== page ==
After the tour we went to the staff lunchroom to eat. The other blogs I had read where people visited the orphanage usually had the family eating out at a restaurant with the director. I wondered if that was too expensive because of our group size, but I didn’t have any regrets. We were served a mountain of food, and the director told us that some of the dishes were the same as the children were served for lunch that day. I loved that I was eating fish stew made from locally caught fish, and it was the same that the children ate. How wonderful that they get fresh cooked food every day. I guess I had thought they were getting the sort of factory made frozen foods that they serve in schools here in America!
The director told me at lunch that about 100 babies are abandoned in the area each year and come into their care, but only about 30 are adopted out, most internationally. I have heard many adoptive parents say that when children in China “age out” meaning they can no longer be adopted at age 14, they are then turned out into the street. I read on the Love Without Boundaries website that they actually remain in care until age 18. Director Chen told me that the kids receive some education at the orphanage and those who are able to work, they try and train for some job. She said they try to help them get a job in town, or maybe they can work cleaning at the orphanage. For those who are disabled to the extent that they can’t work, the state will continue to care for them, and they will be moved to the home for the aged which is located in the same facility.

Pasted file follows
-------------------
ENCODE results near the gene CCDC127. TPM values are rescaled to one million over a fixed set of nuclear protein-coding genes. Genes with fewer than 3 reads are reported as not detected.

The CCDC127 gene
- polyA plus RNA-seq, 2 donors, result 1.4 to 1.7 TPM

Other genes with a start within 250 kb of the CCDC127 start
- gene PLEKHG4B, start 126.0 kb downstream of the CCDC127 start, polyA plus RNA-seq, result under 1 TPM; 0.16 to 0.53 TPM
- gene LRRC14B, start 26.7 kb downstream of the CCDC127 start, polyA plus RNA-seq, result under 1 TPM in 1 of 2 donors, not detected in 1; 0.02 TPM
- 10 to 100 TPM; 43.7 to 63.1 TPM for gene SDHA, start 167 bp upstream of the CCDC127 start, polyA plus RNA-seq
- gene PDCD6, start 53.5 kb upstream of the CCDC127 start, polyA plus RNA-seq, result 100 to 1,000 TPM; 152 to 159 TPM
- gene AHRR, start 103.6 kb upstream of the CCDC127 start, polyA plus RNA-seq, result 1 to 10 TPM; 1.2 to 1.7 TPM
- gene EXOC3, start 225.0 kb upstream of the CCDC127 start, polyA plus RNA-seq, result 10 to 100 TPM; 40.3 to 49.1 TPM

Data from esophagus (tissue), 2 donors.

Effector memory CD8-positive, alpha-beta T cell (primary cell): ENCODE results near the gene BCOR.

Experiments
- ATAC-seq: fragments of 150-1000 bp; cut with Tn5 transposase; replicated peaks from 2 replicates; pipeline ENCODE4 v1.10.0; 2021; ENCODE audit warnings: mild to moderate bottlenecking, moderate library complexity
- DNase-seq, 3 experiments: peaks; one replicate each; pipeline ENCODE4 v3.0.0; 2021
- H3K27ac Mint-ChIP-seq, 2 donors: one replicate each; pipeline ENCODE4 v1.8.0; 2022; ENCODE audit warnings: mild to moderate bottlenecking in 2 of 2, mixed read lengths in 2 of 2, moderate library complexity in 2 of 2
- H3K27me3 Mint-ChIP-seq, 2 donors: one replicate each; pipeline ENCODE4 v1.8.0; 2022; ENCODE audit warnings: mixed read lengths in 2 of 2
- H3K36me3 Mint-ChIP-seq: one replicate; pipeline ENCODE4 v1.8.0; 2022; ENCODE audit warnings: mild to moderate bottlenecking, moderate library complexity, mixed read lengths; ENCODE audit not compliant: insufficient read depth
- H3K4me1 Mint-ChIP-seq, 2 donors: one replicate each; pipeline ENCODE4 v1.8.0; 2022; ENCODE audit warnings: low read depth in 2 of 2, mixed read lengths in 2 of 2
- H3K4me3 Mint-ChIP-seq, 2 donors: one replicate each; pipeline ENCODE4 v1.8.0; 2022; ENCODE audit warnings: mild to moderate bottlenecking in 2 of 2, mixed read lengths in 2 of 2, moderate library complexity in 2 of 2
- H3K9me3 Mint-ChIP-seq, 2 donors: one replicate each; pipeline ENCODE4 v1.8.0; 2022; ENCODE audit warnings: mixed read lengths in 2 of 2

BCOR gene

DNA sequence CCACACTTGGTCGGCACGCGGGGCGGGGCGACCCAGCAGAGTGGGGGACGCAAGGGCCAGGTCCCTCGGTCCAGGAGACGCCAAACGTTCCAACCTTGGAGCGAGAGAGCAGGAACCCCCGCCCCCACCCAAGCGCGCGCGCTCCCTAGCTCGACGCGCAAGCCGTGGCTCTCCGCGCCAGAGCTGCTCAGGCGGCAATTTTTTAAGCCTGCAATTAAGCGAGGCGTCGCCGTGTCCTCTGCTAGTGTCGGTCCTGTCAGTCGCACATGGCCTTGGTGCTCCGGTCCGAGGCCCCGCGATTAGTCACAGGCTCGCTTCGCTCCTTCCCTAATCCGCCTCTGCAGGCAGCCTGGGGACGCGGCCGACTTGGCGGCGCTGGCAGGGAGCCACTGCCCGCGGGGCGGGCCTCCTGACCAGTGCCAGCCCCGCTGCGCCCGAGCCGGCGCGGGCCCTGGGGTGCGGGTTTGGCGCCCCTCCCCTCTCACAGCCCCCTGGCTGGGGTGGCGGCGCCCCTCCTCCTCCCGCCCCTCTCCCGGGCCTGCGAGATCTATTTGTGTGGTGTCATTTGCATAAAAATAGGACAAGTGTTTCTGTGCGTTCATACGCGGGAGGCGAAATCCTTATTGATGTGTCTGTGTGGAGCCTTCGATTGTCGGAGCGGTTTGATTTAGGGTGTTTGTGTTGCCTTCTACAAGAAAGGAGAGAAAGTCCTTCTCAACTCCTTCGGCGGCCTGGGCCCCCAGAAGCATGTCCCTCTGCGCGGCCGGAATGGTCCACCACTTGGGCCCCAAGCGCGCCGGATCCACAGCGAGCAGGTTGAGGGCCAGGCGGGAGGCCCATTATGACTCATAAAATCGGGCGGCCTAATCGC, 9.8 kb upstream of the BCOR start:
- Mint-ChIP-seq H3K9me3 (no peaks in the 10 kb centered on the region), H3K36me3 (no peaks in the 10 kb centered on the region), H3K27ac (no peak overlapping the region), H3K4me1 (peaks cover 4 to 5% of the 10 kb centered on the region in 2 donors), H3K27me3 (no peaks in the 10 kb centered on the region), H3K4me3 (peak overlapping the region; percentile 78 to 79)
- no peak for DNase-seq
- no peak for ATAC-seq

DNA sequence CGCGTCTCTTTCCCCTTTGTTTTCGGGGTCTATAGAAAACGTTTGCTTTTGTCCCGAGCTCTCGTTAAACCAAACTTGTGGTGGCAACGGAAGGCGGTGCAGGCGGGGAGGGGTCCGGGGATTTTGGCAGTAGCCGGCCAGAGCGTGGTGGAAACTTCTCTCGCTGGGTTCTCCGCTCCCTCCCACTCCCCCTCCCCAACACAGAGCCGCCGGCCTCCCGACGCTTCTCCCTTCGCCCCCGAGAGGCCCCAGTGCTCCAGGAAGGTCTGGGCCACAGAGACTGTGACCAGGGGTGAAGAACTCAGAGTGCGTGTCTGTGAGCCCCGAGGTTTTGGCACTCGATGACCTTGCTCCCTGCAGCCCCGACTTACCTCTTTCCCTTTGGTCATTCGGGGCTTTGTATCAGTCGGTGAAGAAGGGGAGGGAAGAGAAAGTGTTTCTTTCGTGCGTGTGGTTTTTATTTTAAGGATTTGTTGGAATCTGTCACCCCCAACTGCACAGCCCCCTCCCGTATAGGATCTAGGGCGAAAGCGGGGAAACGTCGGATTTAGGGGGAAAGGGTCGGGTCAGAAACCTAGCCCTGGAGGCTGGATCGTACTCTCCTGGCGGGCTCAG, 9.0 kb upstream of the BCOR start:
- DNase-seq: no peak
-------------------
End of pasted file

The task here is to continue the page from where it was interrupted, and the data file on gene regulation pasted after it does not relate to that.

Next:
After we finished lunch we said goodbye to the director. She said we must come back to visit when Leo was older, maybe ten years from now. She said that would give us enough time to save up enough money to bring the rest of the family to visit with him! Then she said that she would be retired by that time, but not to worry because her apartment is very close to the orphanage so she can still come by when we visit to see us all again. She was such a great person, you can tell she really has a heart for the children.
For such a long drive, we really weren’t there very long. We were able to stop by Leo’s finding place on the way out and take a picture for him. Leo napped the first two hours home again. When he woke up he actually seemed much happier than before. I guess he decided he wanted to stay with us, because he wasn’t at all upset that we didn’t leave him at the orphanage. However, he has decided that Matt is his favorite parent and now he doesn’t want to have anything to do with me. If Matt sets him down for an instant he will immediately start to cry. I’m not insulted because I know this is a normal behavior and it doesn’t last forever.
We are exhausted from the long day, so we just had a quick supper at the hotel with food that we had packed. Now we’re getting ready for bed. I’m having a lot of trouble keeping an internet connection so I will upload the pictures tomorrow.